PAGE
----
A most sensitive and profound portrayal

Barbara and Michael Wilson watch 'A Love That Never Dies', produced by Beyond Goodbye Media.

On rare occasions a work of art is produced that inspires an audience to recognise that human beings belong to one great family. This film made by Jane Harris and Jimmy Edmonds does exactly that as it examines the grief felt by a group of American families who have lost a child, usually a teenager who has died violently in a road accident or, as in one case, by the accidental shooting of a gun owned by the family. Jane and Jimmy meet these families as they cross the USA on a road trip the couple make in honour of their late son Joshua. It is generally accepted that the loss of a child is indeed the worst thing that can happen to a family: as one of the interviewed parents says, ‘It’s just about the messiest process you can go through.’ It has an unbearable ‘nightmare quality’ that the family wants to retreat from back to a time when their child was alive. The film brilliantly captures this feeling right at the start when it shows metaphorically and momentarily vehicles and people moving in reverse through a township.

The film, by two Brits, turns out to be a brilliant road movie in the best American tradition; it is, above all, an inspiring love story, which gives us a most sensitive and profound portrayal of family bereavement. It connects with all of us whether we want it or not, and audiences will come away having shared in many emotions – both positive and negative – that are felt by bereaved families.

The film reveals how to talk about family bereavement: they will learn that a mother’s grief can seem ‘sacred’; that parents want ‘to embrace their feelings’ not run away from them; and that their emotions are ‘natural’ and not to be ashamed of.  At times a bereaved family can have a ‘real good laugh’ as well as shed ‘real good tears’. Above all, an audience will learn that, unlike losing a parent, losing a child means you have ‘lost their future’, and that’s what makes the death of a child so unacceptable.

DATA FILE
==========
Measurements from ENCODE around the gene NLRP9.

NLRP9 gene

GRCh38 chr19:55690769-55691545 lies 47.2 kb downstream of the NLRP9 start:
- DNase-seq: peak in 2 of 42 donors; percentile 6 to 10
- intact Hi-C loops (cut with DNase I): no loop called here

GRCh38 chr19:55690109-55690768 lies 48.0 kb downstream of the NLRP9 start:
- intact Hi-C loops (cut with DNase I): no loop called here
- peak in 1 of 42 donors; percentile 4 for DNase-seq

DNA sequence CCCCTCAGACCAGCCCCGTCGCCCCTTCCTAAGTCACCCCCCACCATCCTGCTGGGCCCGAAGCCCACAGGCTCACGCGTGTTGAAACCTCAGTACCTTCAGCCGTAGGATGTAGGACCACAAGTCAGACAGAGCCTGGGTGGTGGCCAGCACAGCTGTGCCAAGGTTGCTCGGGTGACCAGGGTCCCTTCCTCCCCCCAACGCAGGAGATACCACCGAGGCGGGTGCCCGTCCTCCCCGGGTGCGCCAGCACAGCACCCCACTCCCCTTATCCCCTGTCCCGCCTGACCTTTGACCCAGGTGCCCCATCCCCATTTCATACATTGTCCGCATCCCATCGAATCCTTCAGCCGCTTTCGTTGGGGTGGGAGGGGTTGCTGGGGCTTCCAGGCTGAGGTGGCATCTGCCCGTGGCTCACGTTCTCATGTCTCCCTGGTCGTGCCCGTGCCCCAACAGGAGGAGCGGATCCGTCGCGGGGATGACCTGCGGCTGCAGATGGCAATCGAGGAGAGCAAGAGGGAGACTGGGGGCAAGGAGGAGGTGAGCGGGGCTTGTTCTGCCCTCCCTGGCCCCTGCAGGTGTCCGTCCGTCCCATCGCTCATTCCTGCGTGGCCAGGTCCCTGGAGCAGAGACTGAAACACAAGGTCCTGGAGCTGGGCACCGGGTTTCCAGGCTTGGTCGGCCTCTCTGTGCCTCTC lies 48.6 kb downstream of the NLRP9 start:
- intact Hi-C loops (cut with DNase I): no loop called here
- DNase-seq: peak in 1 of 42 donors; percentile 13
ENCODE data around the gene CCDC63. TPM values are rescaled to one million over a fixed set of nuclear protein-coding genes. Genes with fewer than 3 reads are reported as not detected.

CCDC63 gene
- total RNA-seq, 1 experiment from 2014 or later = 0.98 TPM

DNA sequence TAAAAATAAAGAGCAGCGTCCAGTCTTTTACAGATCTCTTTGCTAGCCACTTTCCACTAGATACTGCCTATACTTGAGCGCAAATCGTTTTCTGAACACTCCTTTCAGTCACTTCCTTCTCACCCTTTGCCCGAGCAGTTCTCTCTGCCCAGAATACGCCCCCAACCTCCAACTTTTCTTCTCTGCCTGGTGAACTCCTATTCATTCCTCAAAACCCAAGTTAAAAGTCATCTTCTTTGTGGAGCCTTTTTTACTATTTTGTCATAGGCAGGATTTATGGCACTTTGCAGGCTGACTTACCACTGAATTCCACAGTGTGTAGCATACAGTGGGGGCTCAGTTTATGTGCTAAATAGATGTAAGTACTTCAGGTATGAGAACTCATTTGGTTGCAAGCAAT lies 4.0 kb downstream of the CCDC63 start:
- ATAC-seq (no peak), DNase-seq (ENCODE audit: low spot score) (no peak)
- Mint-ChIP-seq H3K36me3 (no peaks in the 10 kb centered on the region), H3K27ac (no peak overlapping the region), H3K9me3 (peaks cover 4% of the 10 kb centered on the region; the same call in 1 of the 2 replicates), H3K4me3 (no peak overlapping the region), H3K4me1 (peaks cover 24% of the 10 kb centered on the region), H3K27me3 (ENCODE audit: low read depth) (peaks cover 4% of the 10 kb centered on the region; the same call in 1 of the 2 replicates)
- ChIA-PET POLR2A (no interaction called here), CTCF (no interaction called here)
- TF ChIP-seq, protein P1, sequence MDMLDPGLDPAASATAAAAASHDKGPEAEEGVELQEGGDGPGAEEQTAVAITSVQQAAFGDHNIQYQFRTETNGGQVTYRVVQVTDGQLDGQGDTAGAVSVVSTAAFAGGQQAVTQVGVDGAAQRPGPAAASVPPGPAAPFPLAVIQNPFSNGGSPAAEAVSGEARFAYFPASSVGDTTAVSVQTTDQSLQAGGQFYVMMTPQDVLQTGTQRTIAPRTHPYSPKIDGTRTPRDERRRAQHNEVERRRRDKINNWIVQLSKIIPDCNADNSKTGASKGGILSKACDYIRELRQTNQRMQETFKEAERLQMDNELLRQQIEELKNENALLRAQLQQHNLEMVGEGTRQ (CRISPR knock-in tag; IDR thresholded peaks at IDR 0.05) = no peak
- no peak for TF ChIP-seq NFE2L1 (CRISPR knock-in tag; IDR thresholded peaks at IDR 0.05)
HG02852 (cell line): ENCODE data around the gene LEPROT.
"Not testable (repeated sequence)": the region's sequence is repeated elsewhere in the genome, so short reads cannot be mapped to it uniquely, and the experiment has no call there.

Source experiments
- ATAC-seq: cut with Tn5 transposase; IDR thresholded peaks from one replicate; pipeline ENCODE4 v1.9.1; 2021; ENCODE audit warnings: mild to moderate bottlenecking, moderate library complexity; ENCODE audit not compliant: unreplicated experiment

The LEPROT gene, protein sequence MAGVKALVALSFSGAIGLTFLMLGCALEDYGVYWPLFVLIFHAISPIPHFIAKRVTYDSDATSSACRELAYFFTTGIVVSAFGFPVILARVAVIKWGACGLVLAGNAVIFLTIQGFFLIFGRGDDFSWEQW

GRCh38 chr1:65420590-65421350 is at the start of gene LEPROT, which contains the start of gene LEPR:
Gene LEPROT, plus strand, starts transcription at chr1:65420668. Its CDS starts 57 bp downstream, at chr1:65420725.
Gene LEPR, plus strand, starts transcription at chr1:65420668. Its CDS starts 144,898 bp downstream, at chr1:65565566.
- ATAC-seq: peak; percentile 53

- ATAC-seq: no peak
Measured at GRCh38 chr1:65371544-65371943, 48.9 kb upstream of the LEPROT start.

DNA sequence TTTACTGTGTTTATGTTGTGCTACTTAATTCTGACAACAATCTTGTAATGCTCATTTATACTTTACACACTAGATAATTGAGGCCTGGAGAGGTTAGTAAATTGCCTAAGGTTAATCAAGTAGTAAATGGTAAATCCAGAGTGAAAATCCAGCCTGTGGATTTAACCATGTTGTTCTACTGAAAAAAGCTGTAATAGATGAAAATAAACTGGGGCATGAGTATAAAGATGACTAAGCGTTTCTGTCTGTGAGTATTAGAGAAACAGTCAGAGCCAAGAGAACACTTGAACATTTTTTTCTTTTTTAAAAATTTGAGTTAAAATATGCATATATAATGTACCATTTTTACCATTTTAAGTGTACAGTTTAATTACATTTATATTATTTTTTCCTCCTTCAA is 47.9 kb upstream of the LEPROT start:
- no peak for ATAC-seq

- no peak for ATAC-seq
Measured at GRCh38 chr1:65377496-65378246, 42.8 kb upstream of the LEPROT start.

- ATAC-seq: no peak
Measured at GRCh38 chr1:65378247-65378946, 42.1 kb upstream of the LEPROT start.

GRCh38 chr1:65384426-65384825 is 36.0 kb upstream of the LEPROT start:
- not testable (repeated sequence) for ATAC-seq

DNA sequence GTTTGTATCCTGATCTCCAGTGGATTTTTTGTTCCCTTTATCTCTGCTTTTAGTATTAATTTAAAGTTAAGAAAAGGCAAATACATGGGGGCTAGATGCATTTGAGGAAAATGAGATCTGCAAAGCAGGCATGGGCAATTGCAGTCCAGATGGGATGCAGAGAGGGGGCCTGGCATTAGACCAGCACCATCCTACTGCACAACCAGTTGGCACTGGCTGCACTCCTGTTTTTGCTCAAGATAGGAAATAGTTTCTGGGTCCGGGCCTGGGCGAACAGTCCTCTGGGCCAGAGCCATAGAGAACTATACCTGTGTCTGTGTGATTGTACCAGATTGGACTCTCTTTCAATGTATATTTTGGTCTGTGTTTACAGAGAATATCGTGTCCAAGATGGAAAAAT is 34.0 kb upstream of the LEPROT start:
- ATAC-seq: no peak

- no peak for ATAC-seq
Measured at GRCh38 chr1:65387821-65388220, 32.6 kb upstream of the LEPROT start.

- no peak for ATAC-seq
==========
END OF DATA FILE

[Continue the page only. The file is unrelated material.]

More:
The film also makes the point that the human spirit can shine through even the darkest moments: one we remember can be described as Shakespearian when a family decides to shed their child’s ashes over a cliff edge only for those ashes to be blown by the wind back into their faces. There is also anger in this film when Jimmy Edmonds attacks the media’s simplistic reliance upon the term ‘closure’, which, to the bereaved, is a nonsense because they do not want to forget, they do not want to ‘close the door’ to ‘leave behind’. Closure is something that other people, outsiders, want so that they can avoid embarrassment.

Jane Harris and Jimmy Edmonds are experienced film makers who, as bereaved parents themselves, have combined the inspiration of their own tragic loss of an adorable and beautiful son with their professional expertise. They have woven together a road movie that tells several stories of family loss and love, striking pictures of the American landscape, and their own autobiographical story of the loss of their son Joshua. All done with seamless editing, highly skilled camera work, and extraordinarily sensitive questioning. On this last point we’d like to say how much we admired Jane’s interviewing style: measured, sensitive, tactful – a quality of beauty about it! Yes, it needs saying that Jimmy and Jane’s rapt attention to the stories of the bereaved families brought out the best in everybody connected with this film.

- Reviewed by Barbara and Michael Wilson (whose daughter, Sarah, died in a white water rafting accident in Peru: she was never found)

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